Markovic is thought to be in Russia
Serbia's deputy prime minister has accused the family of former Yugoslav President Slobodan Milosevic of ordering the assassination of a political opponent whose remains were discovered last week.
Serbian police said on Saturday they have "credible suspicions" that Mr Milosevic's wife, Mirjana Markovic, was involved in the death of former Serbian President Ivan Stambolic, who disappeared in 2000.
Ms Markovic has refused to return immediately to Serbia from Russia for questioning, according to the couple's daughter, Marija Milosevic.
The Serbian interior ministry has sent a subpoena to Ms Markovic through a lawyer summoning her to Belgrade.
"If she does not answer in the shortest possible time an international warrant for her arrest will be issued," officials said in a statement.
Marija Milosevic told the Montenegrin daily Publika that her mother was "surprised" by the threat.
"Let them (police) issue the warrant," she quoted her mother as saying during a telephone conversation from Russia.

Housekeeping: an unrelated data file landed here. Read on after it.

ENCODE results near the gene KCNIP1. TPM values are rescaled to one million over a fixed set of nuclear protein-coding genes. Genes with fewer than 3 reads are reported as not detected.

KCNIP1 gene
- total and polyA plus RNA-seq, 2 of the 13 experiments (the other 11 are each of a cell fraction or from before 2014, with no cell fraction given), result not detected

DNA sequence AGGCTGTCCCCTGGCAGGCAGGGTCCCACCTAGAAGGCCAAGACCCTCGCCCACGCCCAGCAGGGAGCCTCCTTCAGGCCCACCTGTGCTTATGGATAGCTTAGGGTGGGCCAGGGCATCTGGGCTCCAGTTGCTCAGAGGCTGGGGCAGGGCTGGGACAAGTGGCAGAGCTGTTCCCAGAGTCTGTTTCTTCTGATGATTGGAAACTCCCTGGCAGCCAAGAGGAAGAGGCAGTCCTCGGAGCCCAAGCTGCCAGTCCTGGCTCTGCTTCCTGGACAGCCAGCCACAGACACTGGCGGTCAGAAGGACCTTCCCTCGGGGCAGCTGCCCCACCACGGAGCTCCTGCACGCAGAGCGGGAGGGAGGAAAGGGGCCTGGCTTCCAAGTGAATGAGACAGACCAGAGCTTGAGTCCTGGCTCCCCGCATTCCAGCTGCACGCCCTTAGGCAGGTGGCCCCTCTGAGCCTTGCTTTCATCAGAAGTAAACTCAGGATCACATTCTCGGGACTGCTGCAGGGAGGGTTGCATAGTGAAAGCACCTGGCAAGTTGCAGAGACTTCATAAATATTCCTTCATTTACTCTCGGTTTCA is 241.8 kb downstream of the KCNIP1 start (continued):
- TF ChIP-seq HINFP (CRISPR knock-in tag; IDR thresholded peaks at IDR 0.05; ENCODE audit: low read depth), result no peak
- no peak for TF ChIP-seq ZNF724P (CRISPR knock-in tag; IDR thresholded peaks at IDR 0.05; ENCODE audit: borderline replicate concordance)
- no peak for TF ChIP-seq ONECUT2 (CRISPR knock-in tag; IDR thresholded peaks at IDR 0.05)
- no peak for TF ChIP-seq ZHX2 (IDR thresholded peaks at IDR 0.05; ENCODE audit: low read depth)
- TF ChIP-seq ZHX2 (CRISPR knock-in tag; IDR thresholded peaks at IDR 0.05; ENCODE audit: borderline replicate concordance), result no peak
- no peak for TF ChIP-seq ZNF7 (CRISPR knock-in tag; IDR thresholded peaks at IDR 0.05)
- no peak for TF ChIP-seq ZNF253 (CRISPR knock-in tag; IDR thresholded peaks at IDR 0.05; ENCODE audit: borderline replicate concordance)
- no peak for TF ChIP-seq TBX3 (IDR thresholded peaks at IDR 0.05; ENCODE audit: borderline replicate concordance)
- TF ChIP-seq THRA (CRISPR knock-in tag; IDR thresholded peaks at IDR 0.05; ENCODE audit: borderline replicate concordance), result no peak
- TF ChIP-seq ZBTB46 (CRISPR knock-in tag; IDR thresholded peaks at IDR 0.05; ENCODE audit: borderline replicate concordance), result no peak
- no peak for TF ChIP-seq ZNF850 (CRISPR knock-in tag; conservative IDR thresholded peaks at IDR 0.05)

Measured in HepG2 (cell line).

Officials say they think Mirjana Markovic left the country on 23 February.
Interior Minister Dusan Mihajlovic said Mr Stambolic, an ally-turned-opponent of Mr Milosevic, had been kidnapped and shot dead by special police loyal to the former Yugoslav leader.
He said he had been buried in quicklime in a pit in hills near the northern city of Novi Sad.
Media reports said police had searched the Milosevics' Belgrade home and the couple's home town of Pozarevac for Ms Markovic.
1975: becomes Serbian PM
1986: becomes Serbian president
April 1987: Milosevic embraces nationalism
December 1987: Stambolic dismissed as president
1997: dismissed from Yugoslav Bank for International Co-operation
August 2000: disappears
March 2003: remains found
Mr Stambolic disappeared while jogging in Belgrade two months before the October 2000 presidential election, which led to Mr Milosevic being driven from office.
There was much speculation at the time that Mr Stambolic would run against Mr Milosevic.
The discovery of his remains comes during an unprecedented police crackdown on organised crime and the "remnants of the Milosevic regime", sparked by the killing of Prime Minister Zoran Djindjic on 12 March.
Overall more than 1,000 people have been arrested, and some 400 have been charged.